MF: No. I can’t. For a long time I wanted to. I’ve worked with actors that “action” they’re on and “cut” and they’re off. And there have been times that I wanted to be that kind of actor. But I’ve given that up. I definitely carry that stuff around with me. With a role like Red I really lived in his skin for four months and there’s an emotional weight and a wound that you have to try to find in there, where you’re carrying that around all the time. And that’s not something that you can go home and get rid of. For me it takes a lot longer, so if you’re working non-stop you don’t ever get out of it. But my wife, we’ve been together for so long that she really understands it and understands that’s the way I have to do it. That’s part of the process for me. And sometimes it’s not the best scenario, but it’s the way that’s right for me.


Q: After 9-11 and Katrina, sports pundits talked about “the healing power of sports.” Do you think that phrase is true? And what about athletic competition is so healing?

MF: That’s a good question. I don’t think this is a sports movie. I think that it’s a true story about the Marshall football team going down and being resurrected, but it could have been any 75 lives lost in a tragedy like that in a small community and how that community picked itself up and got going again. But I do think there is a healing power to sports. More than anything it’s a venue for people to express their emotion and passion towards, as a group. And there’s something healing about that. You look at New Orleans situation and how damaged that city was, and is in a lot of ways, and bringing the Saints back onto that field and into that stadium, and having the kind of season that they’re having, what that’s meant to that city ... I haven’t been there, so I can only imagine, but I’m sure it’s been a major, major thing for them. Amongst all that grief and loss they have this thing that as a community they can cheer for and feel good about. There’s something there. That’s real.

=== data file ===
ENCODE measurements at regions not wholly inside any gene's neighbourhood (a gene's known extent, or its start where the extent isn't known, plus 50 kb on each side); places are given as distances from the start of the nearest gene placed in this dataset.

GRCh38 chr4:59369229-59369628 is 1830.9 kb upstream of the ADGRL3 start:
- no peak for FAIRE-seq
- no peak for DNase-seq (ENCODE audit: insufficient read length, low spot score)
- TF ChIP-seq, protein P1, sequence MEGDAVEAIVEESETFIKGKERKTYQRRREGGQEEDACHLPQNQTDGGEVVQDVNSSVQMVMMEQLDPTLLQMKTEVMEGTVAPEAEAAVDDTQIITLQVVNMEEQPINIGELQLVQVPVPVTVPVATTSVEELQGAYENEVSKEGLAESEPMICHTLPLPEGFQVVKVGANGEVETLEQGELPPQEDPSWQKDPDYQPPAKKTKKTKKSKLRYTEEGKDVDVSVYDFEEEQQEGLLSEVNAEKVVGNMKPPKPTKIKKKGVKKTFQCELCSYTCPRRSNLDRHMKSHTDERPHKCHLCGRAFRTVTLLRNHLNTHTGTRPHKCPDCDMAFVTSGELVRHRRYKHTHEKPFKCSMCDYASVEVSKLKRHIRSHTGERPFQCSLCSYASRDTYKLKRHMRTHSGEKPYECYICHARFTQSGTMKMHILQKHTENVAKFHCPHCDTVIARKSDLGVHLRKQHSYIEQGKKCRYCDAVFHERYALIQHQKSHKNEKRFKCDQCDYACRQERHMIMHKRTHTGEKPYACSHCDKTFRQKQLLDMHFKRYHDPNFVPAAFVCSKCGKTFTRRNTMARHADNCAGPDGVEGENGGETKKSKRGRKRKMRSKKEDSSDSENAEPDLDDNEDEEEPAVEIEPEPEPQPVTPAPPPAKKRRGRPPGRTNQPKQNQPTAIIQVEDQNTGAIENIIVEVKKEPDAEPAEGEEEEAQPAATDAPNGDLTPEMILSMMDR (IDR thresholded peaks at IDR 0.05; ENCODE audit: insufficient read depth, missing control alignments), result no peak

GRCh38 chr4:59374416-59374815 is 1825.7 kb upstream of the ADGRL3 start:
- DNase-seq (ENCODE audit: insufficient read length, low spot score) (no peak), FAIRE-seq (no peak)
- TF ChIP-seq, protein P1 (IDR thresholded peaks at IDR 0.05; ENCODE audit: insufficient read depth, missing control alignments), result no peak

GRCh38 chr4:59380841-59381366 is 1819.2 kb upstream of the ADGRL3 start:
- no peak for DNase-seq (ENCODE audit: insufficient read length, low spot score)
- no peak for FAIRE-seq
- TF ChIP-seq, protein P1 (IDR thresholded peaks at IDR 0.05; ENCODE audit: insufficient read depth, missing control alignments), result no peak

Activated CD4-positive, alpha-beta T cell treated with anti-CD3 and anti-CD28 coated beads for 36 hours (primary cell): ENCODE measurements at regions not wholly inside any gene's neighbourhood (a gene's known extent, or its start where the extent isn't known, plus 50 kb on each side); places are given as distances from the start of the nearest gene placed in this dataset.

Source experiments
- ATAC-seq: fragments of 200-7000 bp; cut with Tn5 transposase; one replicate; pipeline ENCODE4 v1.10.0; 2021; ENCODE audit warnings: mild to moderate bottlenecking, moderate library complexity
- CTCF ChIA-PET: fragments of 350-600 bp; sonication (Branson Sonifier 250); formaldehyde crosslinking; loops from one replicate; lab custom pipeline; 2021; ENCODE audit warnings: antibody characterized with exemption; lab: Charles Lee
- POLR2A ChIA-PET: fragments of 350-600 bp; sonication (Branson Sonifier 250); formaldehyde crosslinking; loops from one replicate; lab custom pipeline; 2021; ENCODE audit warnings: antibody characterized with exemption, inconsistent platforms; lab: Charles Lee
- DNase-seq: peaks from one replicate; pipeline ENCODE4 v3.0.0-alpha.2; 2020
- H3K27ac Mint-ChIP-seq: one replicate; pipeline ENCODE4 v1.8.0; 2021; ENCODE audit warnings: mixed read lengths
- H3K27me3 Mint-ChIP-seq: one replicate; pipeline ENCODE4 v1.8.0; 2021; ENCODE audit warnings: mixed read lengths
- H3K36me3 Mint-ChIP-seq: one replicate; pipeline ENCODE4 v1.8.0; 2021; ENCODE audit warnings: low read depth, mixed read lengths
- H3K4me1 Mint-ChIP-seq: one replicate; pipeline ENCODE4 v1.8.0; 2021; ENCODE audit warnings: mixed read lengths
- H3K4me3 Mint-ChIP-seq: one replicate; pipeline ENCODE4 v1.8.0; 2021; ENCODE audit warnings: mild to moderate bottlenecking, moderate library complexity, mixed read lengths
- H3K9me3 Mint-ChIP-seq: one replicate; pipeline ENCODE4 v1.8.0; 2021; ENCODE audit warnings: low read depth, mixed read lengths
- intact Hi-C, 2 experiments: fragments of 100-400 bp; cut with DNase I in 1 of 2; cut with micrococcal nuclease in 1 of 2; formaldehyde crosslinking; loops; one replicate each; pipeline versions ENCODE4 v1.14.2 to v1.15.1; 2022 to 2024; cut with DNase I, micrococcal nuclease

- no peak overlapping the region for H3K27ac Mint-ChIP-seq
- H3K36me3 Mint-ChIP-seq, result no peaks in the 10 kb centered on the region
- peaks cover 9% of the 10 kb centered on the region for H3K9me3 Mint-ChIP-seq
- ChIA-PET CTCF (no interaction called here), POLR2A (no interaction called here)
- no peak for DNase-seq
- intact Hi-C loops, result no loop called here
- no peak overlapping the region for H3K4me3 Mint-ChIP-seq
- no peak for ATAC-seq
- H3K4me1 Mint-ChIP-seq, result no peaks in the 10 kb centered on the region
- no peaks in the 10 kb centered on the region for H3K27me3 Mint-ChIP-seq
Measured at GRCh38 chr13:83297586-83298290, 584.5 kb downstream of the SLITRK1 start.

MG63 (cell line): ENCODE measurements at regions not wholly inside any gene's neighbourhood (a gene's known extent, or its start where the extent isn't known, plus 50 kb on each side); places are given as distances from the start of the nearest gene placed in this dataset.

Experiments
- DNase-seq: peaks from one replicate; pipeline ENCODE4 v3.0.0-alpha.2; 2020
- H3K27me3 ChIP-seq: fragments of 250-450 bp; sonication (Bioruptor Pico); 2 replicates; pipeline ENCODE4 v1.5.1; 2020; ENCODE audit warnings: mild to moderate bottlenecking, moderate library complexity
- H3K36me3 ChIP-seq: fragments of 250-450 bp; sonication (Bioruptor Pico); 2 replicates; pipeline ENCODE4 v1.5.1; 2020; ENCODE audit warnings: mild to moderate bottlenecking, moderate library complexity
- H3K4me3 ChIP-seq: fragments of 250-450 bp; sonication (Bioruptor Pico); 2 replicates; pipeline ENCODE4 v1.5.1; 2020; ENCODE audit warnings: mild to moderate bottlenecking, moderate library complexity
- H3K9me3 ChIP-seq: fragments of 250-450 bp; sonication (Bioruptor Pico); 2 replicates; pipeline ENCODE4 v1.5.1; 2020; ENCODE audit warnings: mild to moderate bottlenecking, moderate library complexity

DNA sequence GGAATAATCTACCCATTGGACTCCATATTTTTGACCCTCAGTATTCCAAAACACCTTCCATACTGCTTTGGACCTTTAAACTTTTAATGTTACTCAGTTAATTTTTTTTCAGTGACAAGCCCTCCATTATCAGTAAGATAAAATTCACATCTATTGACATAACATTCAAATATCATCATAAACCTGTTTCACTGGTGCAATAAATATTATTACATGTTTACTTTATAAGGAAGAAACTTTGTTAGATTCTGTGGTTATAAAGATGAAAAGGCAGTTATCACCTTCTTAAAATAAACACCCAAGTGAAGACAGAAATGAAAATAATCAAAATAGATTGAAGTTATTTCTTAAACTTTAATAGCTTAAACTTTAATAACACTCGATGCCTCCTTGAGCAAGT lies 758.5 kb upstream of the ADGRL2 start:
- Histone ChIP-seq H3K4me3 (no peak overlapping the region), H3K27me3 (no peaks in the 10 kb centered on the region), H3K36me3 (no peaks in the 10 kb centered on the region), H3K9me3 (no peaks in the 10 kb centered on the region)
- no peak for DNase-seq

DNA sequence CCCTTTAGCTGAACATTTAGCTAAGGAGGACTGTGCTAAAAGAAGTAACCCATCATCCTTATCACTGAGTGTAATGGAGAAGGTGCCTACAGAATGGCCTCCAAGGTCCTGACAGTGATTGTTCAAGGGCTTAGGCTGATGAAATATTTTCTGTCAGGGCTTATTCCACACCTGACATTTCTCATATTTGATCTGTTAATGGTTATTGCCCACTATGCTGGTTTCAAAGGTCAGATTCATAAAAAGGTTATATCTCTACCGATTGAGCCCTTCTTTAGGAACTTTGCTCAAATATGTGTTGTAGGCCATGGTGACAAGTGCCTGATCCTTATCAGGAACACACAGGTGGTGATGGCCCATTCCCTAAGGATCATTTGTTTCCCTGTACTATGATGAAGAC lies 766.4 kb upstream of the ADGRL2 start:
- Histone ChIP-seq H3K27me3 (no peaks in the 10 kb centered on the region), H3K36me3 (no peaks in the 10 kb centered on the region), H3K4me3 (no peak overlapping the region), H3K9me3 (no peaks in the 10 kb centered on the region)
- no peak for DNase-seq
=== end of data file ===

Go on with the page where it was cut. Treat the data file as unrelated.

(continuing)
Q: What’s the security like on “Lost” scripts?

MF: There’s a group of people out there that want to spoil the show. Sometimes we will get scenes that are not included in the script. Sometimes we have shoot episodes where the only people that know what happen in that scene are the people that shot it. The security is pretty tight. The scripts that are handed out have your name printed on every page, so if that script gets out, you take responsibility for letting the script out.

Q: All those fans that approach you, has anyone ever come close to guessing the ending of “Lost?”

MF: I don’t know what it is. I have a feeling I know what it is. I have a feeling. Every year I have a meeting with J.J. [Abrams] and Damon [Lindelof] where they sort of give me what the broad theme of that year is going to be and how that relates to Jack. How it’s going to start, where Jack is going to end up and they give me some benchmarks along the year. But as far as what the final conflict of Lost is, I don’t know.

Q: Would you want to know?

MF: No, I wouldn’t. I’m a fan of the show.
 

Komentáře

Přidat komentář

Přehled komentářů

Zatím nebyl vložen žádný komentář